Expanding the Bench® (ETB) is delighted to welcome Susan Ghanbarpour, DrPH, MA to the team. Susan will primarily serve as project director. In this role, she will guide the Advancing Culturally-responsive and Equitable (ACE) Evaluation Network and the Leaders in Equitable Evaluation and Diversity (LEEAD) Program.
Equity has been a consistent thread throughout Susan’s career and one of her core values. Previously connected to ETB as part of the ACE Evaluation Network and a member of the ETB Advisory Team, she brings with her over two decades of experience in the implementation of CREE, Community-Based Participatory Research (CBPR), and personal dedication to the work. Read on to learn more about Susan’s background, how she got her start in this work, and how she will lend her expertise ETB.
What drew you to ETB?
That’s an easy one. At first, I joined the ACE Evaluation Network because, as a BIPOC evaluator, it seemed like a great opportunity to gain more access to projects that integrate CREE. But as I learned more about ACE, I got really excited about the field-building pieces and just getting to know more BIPOC evaluators and building relationships with them. Honestly, I don’t think I realized how isolated I was feeling as an evaluator of color and how much I craved spaces where I didn’t have to defend CREE or do “CREE 101” all the time. Then I started hearing about LEEAD, which serves as [an equity-focused evaluator] pipeline but also as a field-building project. I think that’s really important, and the mentoring aspect really appealed to me, too. For much of my career, I’ve been working in either CREE or CBPR frameworks, so I think my main goal is always to support communities in telling their stories in ways that feel meaningful and important to them. That’s really my goal. So when the job came up, it just seemed like the perfect fit and I was excited to get the chance to deepen my relationship with ETB.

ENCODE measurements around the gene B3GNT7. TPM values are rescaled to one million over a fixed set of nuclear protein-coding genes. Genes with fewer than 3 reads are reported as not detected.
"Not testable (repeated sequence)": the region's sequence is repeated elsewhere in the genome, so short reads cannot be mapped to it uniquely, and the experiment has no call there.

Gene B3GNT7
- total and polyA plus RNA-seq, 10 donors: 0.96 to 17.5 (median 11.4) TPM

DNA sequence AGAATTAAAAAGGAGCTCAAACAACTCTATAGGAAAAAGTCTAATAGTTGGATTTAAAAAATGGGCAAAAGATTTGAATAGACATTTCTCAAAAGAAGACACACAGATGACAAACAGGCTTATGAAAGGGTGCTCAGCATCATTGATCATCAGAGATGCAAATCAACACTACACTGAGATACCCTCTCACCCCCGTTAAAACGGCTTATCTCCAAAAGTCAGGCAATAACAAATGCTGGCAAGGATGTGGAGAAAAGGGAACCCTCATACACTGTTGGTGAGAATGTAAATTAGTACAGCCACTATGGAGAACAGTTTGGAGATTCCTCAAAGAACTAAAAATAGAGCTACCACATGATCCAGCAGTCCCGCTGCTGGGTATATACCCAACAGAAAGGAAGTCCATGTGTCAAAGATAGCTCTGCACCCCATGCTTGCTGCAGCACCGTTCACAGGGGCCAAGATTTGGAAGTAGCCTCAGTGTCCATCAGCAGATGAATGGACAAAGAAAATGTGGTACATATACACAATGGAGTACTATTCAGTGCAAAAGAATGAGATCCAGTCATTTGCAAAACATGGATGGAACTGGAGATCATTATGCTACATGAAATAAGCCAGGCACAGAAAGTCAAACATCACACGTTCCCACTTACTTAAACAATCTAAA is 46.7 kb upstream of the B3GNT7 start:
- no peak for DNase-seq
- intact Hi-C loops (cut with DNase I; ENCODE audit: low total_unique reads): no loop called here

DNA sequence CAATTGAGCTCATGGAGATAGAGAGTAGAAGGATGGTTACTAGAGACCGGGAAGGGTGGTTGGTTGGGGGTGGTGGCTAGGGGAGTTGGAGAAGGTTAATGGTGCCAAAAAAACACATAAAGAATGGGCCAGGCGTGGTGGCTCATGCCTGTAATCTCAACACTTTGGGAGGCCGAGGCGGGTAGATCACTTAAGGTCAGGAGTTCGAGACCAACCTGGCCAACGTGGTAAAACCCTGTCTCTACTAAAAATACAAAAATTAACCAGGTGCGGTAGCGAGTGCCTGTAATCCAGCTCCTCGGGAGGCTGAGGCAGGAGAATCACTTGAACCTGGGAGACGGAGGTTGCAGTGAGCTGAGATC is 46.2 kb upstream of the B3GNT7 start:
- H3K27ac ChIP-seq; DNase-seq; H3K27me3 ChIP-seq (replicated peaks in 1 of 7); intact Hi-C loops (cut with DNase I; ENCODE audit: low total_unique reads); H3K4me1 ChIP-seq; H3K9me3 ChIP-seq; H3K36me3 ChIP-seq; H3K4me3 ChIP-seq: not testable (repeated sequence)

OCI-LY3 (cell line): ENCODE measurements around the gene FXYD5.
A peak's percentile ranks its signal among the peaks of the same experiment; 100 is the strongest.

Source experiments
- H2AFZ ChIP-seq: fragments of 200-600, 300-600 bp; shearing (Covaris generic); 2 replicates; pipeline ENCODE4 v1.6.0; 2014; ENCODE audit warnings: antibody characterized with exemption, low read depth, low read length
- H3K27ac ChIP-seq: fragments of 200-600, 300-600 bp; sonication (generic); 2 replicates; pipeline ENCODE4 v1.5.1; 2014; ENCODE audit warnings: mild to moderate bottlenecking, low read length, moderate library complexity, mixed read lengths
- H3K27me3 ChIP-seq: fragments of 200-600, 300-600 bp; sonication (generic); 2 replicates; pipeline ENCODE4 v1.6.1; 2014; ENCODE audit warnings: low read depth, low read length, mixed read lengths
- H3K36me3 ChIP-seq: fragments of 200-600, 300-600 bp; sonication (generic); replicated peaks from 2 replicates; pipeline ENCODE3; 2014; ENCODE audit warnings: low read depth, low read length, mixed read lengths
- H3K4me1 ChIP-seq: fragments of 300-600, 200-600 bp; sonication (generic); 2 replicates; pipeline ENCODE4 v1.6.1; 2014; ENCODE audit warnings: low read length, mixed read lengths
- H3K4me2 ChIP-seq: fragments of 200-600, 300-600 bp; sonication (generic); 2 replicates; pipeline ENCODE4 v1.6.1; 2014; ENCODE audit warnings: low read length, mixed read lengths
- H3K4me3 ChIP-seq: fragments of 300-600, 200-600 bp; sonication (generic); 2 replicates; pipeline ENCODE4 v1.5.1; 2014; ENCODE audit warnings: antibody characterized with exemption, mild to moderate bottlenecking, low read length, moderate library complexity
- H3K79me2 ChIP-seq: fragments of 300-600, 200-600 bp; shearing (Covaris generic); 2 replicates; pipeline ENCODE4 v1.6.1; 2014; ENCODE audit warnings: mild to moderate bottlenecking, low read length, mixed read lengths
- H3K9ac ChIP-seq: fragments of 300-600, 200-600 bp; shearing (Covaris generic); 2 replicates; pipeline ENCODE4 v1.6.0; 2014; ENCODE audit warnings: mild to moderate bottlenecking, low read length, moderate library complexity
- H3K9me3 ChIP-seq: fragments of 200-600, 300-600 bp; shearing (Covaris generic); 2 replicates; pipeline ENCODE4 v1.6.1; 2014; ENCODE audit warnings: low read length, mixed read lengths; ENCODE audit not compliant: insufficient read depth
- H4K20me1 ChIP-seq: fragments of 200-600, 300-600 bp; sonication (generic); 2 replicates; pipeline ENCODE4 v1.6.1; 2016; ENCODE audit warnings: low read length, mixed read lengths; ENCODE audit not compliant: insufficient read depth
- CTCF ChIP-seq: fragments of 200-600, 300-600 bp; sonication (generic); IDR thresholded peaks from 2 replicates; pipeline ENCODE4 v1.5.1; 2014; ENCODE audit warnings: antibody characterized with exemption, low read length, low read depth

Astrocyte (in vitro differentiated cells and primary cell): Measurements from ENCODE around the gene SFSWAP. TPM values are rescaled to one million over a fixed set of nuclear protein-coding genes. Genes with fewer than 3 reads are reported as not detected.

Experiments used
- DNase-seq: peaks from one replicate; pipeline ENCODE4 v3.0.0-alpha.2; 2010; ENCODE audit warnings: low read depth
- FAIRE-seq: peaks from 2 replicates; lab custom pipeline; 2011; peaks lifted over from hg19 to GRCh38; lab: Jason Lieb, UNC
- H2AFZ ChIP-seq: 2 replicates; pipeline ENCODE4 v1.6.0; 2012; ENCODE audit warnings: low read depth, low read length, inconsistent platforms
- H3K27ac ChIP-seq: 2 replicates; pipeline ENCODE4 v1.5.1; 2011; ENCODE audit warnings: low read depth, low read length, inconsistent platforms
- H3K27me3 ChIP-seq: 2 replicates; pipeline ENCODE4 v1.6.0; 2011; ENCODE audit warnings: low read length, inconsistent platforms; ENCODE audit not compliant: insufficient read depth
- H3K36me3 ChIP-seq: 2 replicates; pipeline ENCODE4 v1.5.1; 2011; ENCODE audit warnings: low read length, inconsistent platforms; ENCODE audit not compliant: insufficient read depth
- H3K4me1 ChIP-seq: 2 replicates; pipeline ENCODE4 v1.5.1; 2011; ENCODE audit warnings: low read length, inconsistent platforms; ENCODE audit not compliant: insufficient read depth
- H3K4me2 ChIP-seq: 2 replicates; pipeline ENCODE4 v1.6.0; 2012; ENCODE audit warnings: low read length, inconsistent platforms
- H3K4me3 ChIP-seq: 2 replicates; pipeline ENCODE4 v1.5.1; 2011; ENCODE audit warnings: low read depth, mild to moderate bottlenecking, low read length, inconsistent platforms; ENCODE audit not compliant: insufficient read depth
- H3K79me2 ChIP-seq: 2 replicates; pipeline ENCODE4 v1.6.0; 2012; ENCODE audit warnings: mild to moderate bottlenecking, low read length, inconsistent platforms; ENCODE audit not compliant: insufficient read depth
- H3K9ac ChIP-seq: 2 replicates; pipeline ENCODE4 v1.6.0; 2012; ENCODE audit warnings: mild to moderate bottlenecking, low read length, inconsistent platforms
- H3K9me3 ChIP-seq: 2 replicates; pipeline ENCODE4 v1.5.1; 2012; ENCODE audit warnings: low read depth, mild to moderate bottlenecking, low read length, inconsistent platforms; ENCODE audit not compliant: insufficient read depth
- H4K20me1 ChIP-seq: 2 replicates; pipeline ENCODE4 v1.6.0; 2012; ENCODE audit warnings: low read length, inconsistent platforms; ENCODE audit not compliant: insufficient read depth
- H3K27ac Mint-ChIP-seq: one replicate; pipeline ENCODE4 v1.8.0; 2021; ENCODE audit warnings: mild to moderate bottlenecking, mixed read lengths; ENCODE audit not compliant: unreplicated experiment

What unique skill set sets you apart from others?
I’ve been working a lot on language justice and disability justice in research and evaluation, so part of what I hope to bring is more theory and practice around that to infuse that into the way that people think about CREE. From my background in the gender-based violence field working with culturally specific communities, I bring a lens around gender and racial equity, and how that intersects with other identities, such as immigration and refugee experiences. I’m also really interested in the research justice framework. I want us to be constantly re-examining how mainstream evaluation & research has harmed communities, and what we need to do to shift to community-led approaches. There’s also just my own values of fun and joy and [asking the question], “How do we create social justice movements that are resilient and joyful and inclusive?”
This excerpt was taken from Susan’s full interview with Change Matrix. Read the full blog post here.